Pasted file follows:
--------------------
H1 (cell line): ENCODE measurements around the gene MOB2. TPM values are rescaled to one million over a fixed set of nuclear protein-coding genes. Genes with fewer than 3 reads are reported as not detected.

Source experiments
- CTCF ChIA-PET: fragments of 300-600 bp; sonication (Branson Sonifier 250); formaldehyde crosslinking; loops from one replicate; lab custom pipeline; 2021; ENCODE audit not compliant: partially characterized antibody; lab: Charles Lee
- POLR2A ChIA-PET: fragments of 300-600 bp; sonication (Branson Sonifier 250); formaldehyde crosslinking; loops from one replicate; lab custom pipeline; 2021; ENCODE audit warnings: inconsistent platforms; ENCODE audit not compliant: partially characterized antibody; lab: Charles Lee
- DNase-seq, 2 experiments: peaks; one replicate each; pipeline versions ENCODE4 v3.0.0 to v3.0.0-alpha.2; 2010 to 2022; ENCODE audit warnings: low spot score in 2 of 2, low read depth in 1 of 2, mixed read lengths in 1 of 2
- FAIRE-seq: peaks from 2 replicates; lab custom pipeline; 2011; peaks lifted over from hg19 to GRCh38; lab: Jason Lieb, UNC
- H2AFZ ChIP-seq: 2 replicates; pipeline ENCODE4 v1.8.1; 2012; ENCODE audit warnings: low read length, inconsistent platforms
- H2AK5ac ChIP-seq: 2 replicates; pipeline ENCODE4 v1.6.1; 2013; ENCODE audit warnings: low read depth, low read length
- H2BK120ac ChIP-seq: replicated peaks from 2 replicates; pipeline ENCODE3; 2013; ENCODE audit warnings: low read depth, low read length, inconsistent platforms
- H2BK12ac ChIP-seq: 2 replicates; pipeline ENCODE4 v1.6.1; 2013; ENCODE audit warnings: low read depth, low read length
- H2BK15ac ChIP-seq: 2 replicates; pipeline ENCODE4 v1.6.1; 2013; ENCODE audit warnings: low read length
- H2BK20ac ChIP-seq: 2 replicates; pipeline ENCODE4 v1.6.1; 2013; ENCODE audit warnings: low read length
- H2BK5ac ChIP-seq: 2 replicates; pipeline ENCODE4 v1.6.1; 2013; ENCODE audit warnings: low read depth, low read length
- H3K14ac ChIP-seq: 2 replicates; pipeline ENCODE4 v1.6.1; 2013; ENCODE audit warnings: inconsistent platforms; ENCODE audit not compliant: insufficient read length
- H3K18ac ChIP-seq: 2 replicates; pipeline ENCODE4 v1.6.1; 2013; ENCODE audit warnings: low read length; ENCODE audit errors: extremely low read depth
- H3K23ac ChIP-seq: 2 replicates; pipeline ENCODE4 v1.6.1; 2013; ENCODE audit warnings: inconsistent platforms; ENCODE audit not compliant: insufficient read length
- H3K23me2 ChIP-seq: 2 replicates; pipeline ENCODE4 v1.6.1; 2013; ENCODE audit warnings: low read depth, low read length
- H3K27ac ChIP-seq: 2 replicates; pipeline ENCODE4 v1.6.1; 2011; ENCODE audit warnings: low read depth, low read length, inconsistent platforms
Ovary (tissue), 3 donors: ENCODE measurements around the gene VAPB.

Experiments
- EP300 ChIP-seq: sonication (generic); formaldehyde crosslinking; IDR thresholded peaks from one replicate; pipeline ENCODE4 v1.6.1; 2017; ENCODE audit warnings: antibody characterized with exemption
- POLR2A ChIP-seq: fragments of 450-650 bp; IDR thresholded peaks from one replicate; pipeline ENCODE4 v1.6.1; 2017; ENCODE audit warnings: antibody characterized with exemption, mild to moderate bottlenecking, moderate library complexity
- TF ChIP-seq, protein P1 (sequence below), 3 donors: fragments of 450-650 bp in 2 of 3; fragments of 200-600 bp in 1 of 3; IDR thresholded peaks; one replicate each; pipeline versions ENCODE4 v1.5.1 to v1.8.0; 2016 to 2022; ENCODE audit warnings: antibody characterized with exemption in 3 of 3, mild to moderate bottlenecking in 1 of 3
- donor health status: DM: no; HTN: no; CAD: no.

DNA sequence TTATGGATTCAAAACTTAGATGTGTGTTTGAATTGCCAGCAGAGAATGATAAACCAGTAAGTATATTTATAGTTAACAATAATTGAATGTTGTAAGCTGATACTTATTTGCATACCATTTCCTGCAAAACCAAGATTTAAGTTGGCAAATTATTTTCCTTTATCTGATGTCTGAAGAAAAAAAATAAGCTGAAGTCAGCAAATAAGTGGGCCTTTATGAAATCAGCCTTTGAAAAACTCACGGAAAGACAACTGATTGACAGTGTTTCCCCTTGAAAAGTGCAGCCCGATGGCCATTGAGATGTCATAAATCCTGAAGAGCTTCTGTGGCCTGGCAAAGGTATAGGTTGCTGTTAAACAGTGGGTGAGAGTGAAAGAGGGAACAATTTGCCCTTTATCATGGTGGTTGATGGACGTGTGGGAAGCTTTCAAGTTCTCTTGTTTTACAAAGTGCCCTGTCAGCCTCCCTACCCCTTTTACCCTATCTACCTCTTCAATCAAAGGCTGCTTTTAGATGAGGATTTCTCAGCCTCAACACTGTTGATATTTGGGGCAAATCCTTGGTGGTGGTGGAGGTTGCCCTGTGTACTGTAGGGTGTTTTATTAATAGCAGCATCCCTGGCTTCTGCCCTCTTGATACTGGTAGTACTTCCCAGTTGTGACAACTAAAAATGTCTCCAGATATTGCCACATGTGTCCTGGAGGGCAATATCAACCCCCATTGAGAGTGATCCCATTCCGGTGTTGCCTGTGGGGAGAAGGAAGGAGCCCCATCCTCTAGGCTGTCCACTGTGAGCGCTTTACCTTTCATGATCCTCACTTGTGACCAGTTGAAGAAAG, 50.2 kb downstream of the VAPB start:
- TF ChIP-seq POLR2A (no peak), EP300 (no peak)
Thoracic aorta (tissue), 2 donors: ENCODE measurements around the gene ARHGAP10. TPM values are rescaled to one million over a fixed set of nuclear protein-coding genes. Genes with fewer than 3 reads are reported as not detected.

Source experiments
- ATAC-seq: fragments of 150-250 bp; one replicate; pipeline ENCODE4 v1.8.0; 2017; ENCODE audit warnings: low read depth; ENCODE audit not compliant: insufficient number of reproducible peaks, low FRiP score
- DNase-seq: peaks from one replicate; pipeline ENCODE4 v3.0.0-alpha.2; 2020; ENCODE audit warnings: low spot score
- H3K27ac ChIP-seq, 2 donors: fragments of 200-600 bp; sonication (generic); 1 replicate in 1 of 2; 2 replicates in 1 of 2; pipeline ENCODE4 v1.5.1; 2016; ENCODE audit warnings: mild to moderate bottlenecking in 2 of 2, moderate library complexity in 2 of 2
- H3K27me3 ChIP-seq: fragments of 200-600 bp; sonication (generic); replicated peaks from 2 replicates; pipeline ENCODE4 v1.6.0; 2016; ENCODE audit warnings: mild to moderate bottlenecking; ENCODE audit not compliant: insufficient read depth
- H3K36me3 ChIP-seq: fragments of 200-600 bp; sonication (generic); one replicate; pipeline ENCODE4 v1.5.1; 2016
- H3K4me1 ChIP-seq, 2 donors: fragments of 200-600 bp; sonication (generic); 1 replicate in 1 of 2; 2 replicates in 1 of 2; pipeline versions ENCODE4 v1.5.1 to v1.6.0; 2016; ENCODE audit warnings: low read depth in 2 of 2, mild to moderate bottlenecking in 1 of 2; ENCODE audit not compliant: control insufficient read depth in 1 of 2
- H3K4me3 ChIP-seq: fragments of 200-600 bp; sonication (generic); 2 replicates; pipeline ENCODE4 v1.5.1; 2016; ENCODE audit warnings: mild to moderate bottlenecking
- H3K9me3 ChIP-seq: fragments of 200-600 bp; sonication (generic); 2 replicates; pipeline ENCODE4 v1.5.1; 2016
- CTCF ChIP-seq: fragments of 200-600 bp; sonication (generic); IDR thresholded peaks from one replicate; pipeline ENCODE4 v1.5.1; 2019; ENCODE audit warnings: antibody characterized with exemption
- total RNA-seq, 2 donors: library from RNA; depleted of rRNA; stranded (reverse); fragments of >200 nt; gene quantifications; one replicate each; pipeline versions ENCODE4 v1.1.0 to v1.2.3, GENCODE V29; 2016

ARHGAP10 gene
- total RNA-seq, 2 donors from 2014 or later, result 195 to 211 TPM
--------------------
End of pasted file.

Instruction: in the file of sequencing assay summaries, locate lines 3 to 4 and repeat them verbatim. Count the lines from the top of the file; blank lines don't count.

- CTCF ChIA-PET: fragments of 300-600 bp; sonication (Branson Sonifier 250); formaldehyde crosslinking; loops from one replicate; lab custom pipeline; 2021; ENCODE audit not compliant: partially characterized antibody; lab: Charles Lee
- POLR2A ChIA-PET: fragments of 300-600 bp; sonication (Branson Sonifier 250); formaldehyde crosslinking; loops from one replicate; lab custom pipeline; 2021; ENCODE audit warnings: inconsistent platforms; ENCODE audit not compliant: partially characterized antibody; lab: Charles Lee